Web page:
The women I know had enjoyed sex before their hysterectomy, but afterwards they had no sex drive, even hormonal replacement didn't really work well because of side effects of testosterone. To have a doctor question a woman's psychological makeup before and after a hysterecomy is basically blaming the woman. If a woman goes into surgery thinking that she will have a sex drive afterwards and then comes out of this surgery without one, how can that possibly be psychological, and yet that is what doctors will claim?

Last edited by Mattie Jo; 02-02-2008 at 02:12 PM..
 
Old 01-31-2008, 04:20 AM
 
5,006 posts, read 14,113,798 times
Reputation: 2445
Quote:
I counsel women who have undergone hysterectomy and castration. Occasionally women start out by saying "Well I had a hysterectomy, and I'm fine. My sex life is better than ever." I say "I'm glad to hear it. What can I do for you?" There's usually a little stammering and then the problems begin to spill out, one after the other. Finally, there is the real reason for the call. She has had not sexual feeling since the surgery, and she's never told anyone before. In fact, she's told everyone her sex life is great, better than ever. It's a deep dark secret she's been hiding for many years, terrified someone will find out, particularly her husband. It doesn't make anyone, woman or man, feel good to say "I have no sexual feeling, I'm dead in bed".
Thank you so much for that post. I worked in a psychiatrist's office and got to know many of the clients. I have heard the same things. Some women that I knew were very close friends.


Women don't want to admit that they are now asexual. Do you know how demeaning that is?

I admire these women that have come on here and admitted that they no longer enjoy sex, and I don't think it is right to say, "Well, they are disgruntled," or to imply that it is their fault somehow that they have no sex drive.

Last edited by Mattie Jo; 02-02-2008 at 02:14 PM..
 
Old 01-31-2008, 06:02 AM
 
436 posts, read 653,527 times
Reputation: 133
"To have a doctor question a woman's psychological makeup before and after a hysterecomy is basically blaming the woman. If a woman goes into surgery thinking that she will have a sex drive afterwards and then comes out of this surgery without one, how can that possibly be psychological, and yet that is what doctors will claim?"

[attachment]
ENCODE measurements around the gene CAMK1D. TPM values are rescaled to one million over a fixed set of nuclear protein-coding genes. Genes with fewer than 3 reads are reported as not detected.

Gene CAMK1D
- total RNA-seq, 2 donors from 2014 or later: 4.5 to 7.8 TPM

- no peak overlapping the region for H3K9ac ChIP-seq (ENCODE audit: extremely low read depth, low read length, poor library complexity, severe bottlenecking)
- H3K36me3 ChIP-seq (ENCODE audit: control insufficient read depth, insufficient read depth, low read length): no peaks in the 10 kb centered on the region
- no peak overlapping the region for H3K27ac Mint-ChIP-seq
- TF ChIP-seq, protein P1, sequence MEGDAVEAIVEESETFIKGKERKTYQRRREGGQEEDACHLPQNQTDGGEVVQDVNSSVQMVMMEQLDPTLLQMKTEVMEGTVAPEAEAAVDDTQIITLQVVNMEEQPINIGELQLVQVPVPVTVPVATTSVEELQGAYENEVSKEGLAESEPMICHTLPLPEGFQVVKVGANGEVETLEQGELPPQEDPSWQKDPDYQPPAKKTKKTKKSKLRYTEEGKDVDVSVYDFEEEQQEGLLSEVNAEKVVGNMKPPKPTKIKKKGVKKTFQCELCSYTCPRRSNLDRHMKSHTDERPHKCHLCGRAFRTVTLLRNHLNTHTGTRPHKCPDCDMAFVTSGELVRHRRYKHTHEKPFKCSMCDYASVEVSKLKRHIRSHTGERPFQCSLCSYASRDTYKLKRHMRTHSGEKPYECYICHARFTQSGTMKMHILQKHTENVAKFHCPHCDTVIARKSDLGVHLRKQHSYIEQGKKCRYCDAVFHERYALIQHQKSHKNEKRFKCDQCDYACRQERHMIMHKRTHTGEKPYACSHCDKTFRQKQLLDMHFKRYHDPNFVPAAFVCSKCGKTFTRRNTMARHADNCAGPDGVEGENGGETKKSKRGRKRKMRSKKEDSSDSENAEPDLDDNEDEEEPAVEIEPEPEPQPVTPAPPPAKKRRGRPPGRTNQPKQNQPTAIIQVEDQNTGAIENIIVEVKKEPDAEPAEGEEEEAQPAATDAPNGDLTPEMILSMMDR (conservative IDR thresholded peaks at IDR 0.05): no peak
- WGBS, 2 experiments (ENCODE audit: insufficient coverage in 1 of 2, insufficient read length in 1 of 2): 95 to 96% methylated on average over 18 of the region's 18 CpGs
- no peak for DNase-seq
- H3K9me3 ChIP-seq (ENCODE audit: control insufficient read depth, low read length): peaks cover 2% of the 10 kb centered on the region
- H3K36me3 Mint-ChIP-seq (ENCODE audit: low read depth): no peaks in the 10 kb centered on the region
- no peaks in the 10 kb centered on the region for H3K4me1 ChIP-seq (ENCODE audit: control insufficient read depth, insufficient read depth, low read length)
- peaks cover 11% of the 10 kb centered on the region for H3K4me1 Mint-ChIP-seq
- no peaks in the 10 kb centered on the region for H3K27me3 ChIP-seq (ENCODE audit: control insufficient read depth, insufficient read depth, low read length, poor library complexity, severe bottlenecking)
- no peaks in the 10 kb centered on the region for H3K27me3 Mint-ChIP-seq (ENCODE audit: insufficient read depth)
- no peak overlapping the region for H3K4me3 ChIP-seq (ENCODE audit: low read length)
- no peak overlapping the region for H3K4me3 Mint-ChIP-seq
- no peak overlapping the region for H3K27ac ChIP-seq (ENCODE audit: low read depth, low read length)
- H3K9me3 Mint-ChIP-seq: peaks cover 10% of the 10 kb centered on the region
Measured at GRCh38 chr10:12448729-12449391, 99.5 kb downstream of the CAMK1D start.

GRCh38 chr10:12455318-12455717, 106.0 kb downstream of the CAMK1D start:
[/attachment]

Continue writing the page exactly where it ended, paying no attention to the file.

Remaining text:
Again, this does to happen to, form what I see and hear, the majority off women. Things are questioned in an effort to find reasons, not place blames.
 
Old 01-31-2008, 07:24 AM
 
17 posts, read 58,638 times
Reputation: 22
Quote:
Originally Posted by I LOVE NORTH CAROLINA View Post
I am glad I got another opinion when my doctor tried to make me think a hysterectomy was the only way for fibroids, it's not.
I am so glad you got a second opinion and didn't have a hysterectomy along with being castrated. Now, you can go on and enjoy your life with your sex organs intact. HAPPY FOR YOU. It is not a good life when you were mislead into thinking a hysterectomy/castration was the only option for you when now I know it wasn't. I remember asking question and not getting the right answers. WHY DID HE DO THIS TO ME IF IT WASN'T FOR MONEY.

Last edited by Mattie Jo; 02-02-2008 at 02:16 PM..
 
Old 01-31-2008, 07:34 AM
 
11 posts, read 40,597 times
Reputation: 23
Default jessaka

Your insight about young hysterectomized women who are dating is right on the mark. I counsel women who were hysterectomized and castrated as young as 11 years old. More common today are women in their late teens and early twenties who have discovered their sexuality and then abruptly had it taken from them. They often have difficulty trying to remain part of their peer group, as you pointed out, something as casual as friends talking about a guy who's hot no longer is spontaneous for hysterectomized women, it becomes intellectual. The loss of sexual feeling is much more than the act of sex, there is also a loss of sexual energy and vitality. It is as great a loss for women of all ages, but for very young women they have had very little time to even enjoy and explore their sexuality. It's a huge loss.

Your insight into the devastating effects of the surgery experienced by hysterectomized and castrated women, and your sensitivity and support is much appreciated.